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For most MBA alumni, the abiding memories from their time at business school will be the long hours, the personal relationships forged through teamwork and the star professors – the ones who go the extra mile. Indeed, in many feedback forms, such inspiring professors appear as the most important people in the team that leads to successful studies.
But not for Nenad Filipovic, academic director at IEDC Bled School of Management in Slovenia.
“In any programme, one lousy professor hurts, but can be accommodated. But get a lousy programme manager and it means the end of the world. They’re the most important people in the whole process,” he says.
Programme managers – who can be responsible for everything from replacing white board markers to meeting visiting professors at the airport – are key to the smooth running of any educational programme because their job is to keep the various groups involved working harmoniously together.
It is probably the most challenging job at any business school, says Dianne Bevelander, associate dean MBA programmes at the Rotterdam School of Management, Erasmus University.
“They have to deal with all the stakeholders, students, faculty and all different departments like finance and housing and they have no authority over any of them. On every issue, anything from late assignments to people not participating on trips, the students look to the programme manager to help them solve the problems. And sometimes they are even looked down upon by professors because they are ‘just admin’ staff,” she says.
Which is why later this week Prof Filipovic and Ms Bevelander will be teaching on the Programme Management Seminar at IEDC, a three-day programme designed to help staff at business schools better understand and cope with the complex array of tasks and decisions they face.
Created by the Central and East European Management Development Association (Ceeman, which has its headquarters on the IEDC campus), PMS is entering its seventh year,
previous seminars having attracted almost 200 participants from more than 30 countries.
The genesis for PMS was sparked by feedback from another Ceeman project, the faculty development programme (Imta), which had been running for some years, says Milenko Gudic, Imta managing director.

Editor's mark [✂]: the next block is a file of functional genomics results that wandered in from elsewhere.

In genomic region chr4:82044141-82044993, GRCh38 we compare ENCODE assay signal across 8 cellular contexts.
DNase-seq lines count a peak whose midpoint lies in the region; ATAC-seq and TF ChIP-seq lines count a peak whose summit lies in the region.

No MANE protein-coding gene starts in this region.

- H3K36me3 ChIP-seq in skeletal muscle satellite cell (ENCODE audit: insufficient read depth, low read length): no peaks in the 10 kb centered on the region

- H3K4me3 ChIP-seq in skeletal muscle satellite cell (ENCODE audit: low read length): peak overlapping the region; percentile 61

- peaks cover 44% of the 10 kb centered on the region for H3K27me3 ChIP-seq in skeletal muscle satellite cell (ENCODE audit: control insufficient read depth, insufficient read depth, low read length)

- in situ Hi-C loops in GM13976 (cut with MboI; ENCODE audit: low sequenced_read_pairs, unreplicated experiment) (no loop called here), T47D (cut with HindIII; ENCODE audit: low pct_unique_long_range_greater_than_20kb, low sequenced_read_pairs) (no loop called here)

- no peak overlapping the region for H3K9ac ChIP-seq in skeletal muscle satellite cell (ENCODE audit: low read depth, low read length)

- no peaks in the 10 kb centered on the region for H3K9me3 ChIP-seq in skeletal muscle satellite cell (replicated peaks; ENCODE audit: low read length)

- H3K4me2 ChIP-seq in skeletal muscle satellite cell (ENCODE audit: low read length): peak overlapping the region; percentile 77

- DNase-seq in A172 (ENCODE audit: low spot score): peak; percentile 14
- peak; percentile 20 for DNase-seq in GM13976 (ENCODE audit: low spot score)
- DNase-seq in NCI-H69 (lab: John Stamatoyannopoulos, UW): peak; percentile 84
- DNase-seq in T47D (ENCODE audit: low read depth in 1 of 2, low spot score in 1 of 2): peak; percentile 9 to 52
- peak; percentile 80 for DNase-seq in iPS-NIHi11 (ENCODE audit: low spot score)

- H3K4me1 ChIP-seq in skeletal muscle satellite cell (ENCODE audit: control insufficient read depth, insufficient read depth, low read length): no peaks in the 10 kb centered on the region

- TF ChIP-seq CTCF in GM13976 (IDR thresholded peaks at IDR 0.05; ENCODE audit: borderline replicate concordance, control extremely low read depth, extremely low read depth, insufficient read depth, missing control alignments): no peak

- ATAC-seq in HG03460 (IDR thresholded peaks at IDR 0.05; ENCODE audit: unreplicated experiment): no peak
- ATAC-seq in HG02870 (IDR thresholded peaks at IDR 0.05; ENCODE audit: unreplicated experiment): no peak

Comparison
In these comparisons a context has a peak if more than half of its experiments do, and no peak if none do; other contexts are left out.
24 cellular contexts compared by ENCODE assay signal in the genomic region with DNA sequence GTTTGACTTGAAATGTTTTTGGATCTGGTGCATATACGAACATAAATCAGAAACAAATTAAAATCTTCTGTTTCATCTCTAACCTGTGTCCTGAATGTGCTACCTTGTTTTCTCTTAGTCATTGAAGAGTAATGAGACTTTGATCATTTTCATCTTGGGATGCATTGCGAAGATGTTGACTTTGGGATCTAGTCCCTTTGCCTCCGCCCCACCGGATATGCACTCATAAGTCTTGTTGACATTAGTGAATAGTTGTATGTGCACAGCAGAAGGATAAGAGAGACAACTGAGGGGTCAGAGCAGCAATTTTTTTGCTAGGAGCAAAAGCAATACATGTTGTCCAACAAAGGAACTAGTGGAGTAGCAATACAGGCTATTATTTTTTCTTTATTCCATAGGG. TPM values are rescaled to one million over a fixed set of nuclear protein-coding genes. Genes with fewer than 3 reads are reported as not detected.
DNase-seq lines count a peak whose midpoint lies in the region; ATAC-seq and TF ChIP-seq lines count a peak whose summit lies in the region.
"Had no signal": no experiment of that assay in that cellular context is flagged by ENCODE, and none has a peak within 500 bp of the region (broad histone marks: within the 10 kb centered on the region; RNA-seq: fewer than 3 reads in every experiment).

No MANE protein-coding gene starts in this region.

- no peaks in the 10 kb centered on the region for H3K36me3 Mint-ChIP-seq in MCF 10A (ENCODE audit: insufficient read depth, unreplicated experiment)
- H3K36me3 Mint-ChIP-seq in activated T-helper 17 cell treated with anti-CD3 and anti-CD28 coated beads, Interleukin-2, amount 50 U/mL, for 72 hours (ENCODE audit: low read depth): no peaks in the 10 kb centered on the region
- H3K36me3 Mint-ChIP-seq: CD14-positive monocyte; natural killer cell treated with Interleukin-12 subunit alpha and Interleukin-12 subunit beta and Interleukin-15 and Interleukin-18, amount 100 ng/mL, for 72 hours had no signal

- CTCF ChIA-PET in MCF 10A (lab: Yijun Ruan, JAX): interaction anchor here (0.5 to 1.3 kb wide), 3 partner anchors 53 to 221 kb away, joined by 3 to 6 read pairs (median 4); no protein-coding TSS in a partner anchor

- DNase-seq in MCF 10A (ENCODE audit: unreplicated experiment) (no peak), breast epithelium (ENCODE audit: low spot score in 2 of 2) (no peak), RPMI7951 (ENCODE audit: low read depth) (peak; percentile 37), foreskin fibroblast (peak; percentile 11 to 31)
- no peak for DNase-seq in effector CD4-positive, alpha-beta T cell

“Imta was designed to help faculty understand multiple roles, including programme administration and institution-building. We noticed that the sessions on these subjects attracted much attention and discussion,” says Prof Gudic. In addition, he says, students and faculty invariably gave high evaluations for the in-house programme management element in feedback on Ceeman and IEDC courses.
“We knew that high-quality education can only be achieved if there is consistency between all the functions, so we felt that our educational programmes should also address the programme management function. So we set about designing PMS, where we targeted the ‘infantry that eventually wins the war,’ colloquially speaking,” says Prof Gudic.
Programme managers can be the overlooked element of an MBA programme, he says, and while the better schools provide training for them, this tends to be on an as-needed basis.
From the start PMS was based on an interactive approach between students and faculty, an educational feature still lacking in many parts of the former socialist bloc. This, along with key classes – which include team building, marketing, customer service, tapping the value of alumni and the often sensitive role of managing faculty, students and other staff – appear to have resonated with participants.
“I really appreciated the open discussions within the group and between participants and lecturers,” says Theresa Kodritsch, assistant director of international relations at HHL-Leipzig Graduate School of Management in Germany, who attended last year’s PMS.
In particular, she picked up ideas on how to integrate alumni into different parts of programme management, such as enrolment. “These gave me some ‘aha’ moments. I realised it is not only taking them [alumni] in and returning nothing, but we have to give to alumni too, by, for example, the possibility to talk about themselves,” says Ms Kodritsch.
Don Nightingale, PMS programme director and a professor of strategy, says the challenges to staff when running a programme are enormous and often overlooked. “Programme managers deal so intensively with people they burn out. We [at my former school, Queen’s University, Canada] made them go out and take a new course every year, or try another school. Just by talking to others,
it’s therapeutic and they come back recharged.”
Adevotee of creating a positive learning environment, Prof Nightingale puts considerable effort into the first session, on team building, designed to carefully, but quickly, bring the participants to express personal opinions.
“It’s absolutely important when you are running any programme to create a very positive, trusting atmosphere and to get personal. This is critical to building teams, and teams are critical to programme success,” he says.
Given the diversity of students, however, cultural and social differences inevitably create some tensions.
“I remember teaching a case I had written about a highly abusive professor [in Canada] who had brought the programme manager to tears . . . Two Russian ladies in the class said
they couldn’t understand the problem. They said their bosses hollered at them all the time.
“So there are still significant cultural issues we have to deal with,” says Prof Nightingale.
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